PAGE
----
From Matt Smeller:  This short article emphasizes how social networks can build your Personal Learning Network. One great advantage is that your PLN can be accessed 24/7 The article suggests the use of Twitter, blogging, and other Social sites to connect with other education professionals to collaborate and learn.
Me: This is a great article! It very succinctly describes how social networks relate to PLNs. I think we, as educators, are always looking for a way to connect and improve our own learning.

2)  ‘Connectivism’: Creating Learning Communities 

Read more at:  http://10innovations.alumniportal.com/learning-by-sharing/connectivism-creating-learning-communities.html

From Todd Svac:  Great article about connectivism and creating learning communities. I enjoyed the the final quote…”We participate, therefore we are”. Great stuff.

Me:  This article does a good job relating the theory of connectivism and the actual development of learning communities. I particularly liked the statement, “The relationship between work experience, communal learning, and knowledge is at the heart of connectivism – as is expressed in ‘connectivity’”. It’s perfect summary of what the author is trying to say.

3)   What is a Community of Practice? 

Retrieved from:  https://www.youtube.com/watch?v=63rQ3S8EHoA

From Andrew Macrae:  Wegner talking about CoP. Again, although it is a short summary overview, it makes several key points which help my understanding.
Firstly that the challenge which can arise in a CoP can become like a sort of curriculum which is wired on and developed. Learning, sharing happen and even new knowledge creation. As he talks about tools he makes it clear that such online tools are not in themselves CoP bbut the tools which enable them. Interesting and digestible.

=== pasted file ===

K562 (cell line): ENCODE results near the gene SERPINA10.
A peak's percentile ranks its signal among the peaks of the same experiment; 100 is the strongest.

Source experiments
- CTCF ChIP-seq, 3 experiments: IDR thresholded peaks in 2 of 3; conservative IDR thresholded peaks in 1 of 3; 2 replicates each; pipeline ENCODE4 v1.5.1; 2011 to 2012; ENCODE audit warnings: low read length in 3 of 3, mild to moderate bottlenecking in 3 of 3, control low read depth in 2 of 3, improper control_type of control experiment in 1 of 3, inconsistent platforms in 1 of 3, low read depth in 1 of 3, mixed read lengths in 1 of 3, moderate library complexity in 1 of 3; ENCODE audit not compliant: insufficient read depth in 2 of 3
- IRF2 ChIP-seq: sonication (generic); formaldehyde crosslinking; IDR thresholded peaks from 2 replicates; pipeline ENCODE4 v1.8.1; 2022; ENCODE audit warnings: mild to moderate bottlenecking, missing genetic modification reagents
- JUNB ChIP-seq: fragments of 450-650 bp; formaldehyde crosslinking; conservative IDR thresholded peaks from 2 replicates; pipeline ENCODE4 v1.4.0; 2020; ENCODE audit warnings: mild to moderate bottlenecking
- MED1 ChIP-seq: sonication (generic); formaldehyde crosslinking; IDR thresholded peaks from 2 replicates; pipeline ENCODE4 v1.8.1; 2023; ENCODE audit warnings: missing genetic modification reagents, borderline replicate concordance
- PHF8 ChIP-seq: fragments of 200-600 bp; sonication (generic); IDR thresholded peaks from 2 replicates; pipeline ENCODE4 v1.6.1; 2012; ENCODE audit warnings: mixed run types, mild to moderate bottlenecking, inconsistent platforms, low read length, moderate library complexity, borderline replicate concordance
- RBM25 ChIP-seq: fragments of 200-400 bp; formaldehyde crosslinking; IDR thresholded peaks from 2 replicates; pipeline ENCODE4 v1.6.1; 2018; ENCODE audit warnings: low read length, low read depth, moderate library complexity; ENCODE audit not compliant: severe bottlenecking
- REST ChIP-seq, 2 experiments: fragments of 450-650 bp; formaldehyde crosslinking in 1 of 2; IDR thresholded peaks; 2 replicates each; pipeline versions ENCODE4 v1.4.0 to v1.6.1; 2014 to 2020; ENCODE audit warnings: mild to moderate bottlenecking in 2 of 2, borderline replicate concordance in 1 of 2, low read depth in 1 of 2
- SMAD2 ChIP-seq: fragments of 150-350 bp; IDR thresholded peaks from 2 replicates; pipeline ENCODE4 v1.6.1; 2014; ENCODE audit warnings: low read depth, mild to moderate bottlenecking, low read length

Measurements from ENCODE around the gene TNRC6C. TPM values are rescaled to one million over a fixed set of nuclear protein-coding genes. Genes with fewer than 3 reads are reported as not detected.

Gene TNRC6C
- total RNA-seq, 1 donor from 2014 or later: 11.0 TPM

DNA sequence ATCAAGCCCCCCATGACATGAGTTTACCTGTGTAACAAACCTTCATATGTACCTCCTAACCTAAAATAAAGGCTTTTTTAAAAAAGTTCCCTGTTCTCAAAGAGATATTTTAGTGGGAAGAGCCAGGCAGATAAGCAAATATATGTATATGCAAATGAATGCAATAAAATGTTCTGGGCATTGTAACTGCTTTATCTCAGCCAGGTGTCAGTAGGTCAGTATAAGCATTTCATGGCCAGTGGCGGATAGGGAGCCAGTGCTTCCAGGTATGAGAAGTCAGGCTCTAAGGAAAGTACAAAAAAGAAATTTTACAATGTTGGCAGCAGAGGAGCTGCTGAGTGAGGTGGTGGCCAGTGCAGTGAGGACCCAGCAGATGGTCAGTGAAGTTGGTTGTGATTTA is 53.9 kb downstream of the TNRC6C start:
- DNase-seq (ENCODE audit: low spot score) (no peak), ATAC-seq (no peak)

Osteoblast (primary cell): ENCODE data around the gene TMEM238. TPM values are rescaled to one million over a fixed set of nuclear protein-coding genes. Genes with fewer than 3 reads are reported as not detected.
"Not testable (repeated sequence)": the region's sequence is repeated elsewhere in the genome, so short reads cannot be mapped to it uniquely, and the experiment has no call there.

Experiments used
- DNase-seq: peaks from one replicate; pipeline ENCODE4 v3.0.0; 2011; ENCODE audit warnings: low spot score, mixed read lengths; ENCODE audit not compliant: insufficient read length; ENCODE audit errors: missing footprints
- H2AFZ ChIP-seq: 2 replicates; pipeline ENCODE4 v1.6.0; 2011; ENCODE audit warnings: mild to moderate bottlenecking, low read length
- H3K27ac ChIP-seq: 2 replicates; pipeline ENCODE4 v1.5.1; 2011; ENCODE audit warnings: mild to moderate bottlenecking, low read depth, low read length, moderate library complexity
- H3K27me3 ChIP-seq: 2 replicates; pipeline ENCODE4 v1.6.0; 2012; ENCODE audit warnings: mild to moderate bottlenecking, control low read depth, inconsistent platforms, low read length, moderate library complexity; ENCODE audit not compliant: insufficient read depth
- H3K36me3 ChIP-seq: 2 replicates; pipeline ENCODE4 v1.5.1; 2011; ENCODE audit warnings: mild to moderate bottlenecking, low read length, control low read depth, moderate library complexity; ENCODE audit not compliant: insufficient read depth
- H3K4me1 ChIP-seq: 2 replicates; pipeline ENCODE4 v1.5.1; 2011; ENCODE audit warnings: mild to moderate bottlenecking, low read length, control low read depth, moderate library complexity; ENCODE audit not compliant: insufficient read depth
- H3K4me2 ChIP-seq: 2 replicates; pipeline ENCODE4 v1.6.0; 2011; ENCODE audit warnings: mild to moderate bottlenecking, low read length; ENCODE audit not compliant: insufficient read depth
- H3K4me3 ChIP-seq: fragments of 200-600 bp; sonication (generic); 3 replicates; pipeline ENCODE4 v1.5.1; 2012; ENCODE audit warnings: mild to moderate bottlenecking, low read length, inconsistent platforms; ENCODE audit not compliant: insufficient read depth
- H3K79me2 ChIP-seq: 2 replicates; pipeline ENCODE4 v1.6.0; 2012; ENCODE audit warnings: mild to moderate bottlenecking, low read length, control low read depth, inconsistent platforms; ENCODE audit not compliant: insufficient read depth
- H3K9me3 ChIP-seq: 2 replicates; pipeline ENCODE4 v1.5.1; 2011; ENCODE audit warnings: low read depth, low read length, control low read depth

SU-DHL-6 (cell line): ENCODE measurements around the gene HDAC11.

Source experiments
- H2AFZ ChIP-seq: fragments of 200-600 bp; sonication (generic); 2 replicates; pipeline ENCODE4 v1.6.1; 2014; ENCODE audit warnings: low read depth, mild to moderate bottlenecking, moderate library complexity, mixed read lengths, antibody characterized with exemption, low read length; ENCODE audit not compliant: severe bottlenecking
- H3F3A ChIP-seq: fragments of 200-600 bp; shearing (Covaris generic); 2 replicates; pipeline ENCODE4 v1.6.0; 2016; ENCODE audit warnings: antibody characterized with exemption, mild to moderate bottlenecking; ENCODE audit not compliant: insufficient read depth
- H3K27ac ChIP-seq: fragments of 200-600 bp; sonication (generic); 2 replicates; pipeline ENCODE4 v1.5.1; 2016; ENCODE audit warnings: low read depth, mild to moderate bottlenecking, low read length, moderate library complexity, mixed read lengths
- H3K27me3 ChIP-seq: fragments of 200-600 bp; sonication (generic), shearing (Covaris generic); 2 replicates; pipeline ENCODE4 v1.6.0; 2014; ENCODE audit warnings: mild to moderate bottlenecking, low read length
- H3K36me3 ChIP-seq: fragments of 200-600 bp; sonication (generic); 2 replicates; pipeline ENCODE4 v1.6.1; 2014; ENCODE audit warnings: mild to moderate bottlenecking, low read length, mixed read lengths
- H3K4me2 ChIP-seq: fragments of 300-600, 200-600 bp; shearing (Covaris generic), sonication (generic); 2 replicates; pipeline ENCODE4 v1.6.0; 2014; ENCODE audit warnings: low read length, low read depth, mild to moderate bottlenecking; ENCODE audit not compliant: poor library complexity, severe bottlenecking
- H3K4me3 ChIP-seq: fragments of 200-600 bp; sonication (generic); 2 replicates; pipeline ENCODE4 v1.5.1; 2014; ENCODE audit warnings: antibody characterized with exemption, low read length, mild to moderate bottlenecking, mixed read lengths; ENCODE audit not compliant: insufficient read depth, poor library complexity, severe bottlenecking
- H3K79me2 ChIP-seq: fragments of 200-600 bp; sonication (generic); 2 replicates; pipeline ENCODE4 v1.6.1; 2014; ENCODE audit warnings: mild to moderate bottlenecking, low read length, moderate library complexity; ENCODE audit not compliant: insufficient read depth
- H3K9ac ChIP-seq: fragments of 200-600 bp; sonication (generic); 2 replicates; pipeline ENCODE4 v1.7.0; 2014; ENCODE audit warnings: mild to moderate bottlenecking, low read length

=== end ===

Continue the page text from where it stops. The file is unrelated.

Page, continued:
Me:  I really like that you chose a video. This is a great summary of what a CoP is and what it needs to be successful! Defining a community of practice is not easy but using the correct tools appropriately can make all the difference!

 4) Helping Students Develop Personal Learning Networks

retrieved from http://etale.org/main/2013/11/22/helping-students-develop-personal-learning-networks/

Cheronne Edwards:  Interesting article on how PLNs relate to self-directed student learning. The author,Bernard Bull, provides some background on learning theory and self-directed learning to clarify how PLNs could be incorporated into any curriculum. The article includes a few how-to tips at then end.

Me:  I think PLNs are the cornerstone of self-directed student learning. As I read this article I kept thinking about how I could use this in a math classroom. The author states, “The idea of a PLN is simply a network of people and resources through which you learn and grow”. He goes on to summarize key learning principles and accurately states, “a student personal learning network, which is a mix of connectivism, self-directed learning and self-blended learning”. Great read Cheronne!

5) Teen explains the power of a student PLN 

Retrieved from:  http://theinnovativeeducator.blogspot.com/2014/04/teen-explains-power-of-student-pln.html

Bryan Wiedeman:  This article is a guest post by a student who describes her PLN. It is an interesting self reflection about how this student realized she had a PLN without ever actively creating it. The article goes on to discuss how she developed her PLN and the major pieces that are in it.

Me:  I love that you included a student’s perspective on PLN. I particularly liked her perspective on Internet Safety. My favorite quote is one we should all remember, “Common sense is a valuable thing”.